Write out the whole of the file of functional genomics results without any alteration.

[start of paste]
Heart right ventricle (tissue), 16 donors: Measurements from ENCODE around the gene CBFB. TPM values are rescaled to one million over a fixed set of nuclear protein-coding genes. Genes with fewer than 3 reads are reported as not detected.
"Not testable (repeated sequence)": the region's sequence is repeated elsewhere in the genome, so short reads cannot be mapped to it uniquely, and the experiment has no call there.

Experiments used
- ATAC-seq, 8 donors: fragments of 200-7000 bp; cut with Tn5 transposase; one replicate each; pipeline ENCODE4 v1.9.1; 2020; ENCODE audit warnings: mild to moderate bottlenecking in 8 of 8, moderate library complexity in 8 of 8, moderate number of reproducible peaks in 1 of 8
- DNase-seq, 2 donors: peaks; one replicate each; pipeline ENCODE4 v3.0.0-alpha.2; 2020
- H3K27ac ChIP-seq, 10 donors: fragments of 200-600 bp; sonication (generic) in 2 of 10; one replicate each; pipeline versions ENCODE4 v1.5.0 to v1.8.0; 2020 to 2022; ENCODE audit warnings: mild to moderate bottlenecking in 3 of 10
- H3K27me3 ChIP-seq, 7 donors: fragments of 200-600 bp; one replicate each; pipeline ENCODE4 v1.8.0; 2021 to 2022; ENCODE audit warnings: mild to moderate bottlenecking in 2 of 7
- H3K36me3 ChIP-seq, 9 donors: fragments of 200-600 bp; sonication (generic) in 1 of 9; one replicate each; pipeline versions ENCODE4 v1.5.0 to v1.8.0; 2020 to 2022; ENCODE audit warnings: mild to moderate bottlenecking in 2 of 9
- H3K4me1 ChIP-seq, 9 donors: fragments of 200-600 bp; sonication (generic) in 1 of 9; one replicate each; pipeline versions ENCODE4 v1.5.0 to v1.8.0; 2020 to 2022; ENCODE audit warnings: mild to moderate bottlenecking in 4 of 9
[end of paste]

Heart right ventricle (tissue), 16 donors: Measurements from ENCODE around the gene CBFB. TPM values are rescaled to one million over a fixed set of nuclear protein-coding genes. Genes with fewer than 3 reads are reported as not detected.
"Not testable (repeated sequence)": the region's sequence is repeated elsewhere in the genome, so short reads cannot be mapped to it uniquely, and the experiment has no call there.

Experiments used
- ATAC-seq, 8 donors: fragments of 200-7000 bp; cut with Tn5 transposase; one replicate each; pipeline ENCODE4 v1.9.1; 2020; ENCODE audit warnings: mild to moderate bottlenecking in 8 of 8, moderate library complexity in 8 of 8, moderate number of reproducible peaks in 1 of 8
- DNase-seq, 2 donors: peaks; one replicate each; pipeline ENCODE4 v3.0.0-alpha.2; 2020
- H3K27ac ChIP-seq, 10 donors: fragments of 200-600 bp; sonication (generic) in 2 of 10; one replicate each; pipeline versions ENCODE4 v1.5.0 to v1.8.0; 2020 to 2022; ENCODE audit warnings: mild to moderate bottlenecking in 3 of 10
- H3K27me3 ChIP-seq, 7 donors: fragments of 200-600 bp; one replicate each; pipeline ENCODE4 v1.8.0; 2021 to 2022; ENCODE audit warnings: mild to moderate bottlenecking in 2 of 7
- H3K36me3 ChIP-seq, 9 donors: fragments of 200-600 bp; sonication (generic) in 1 of 9; one replicate each; pipeline versions ENCODE4 v1.5.0 to v1.8.0; 2020 to 2022; ENCODE audit warnings: mild to moderate bottlenecking in 2 of 9
- H3K4me1 ChIP-seq, 9 donors: fragments of 200-600 bp; sonication (generic) in 1 of 9; one replicate each; pipeline versions ENCODE4 v1.5.0 to v1.8.0; 2020 to 2022; ENCODE audit warnings: mild to moderate bottlenecking in 4 of 9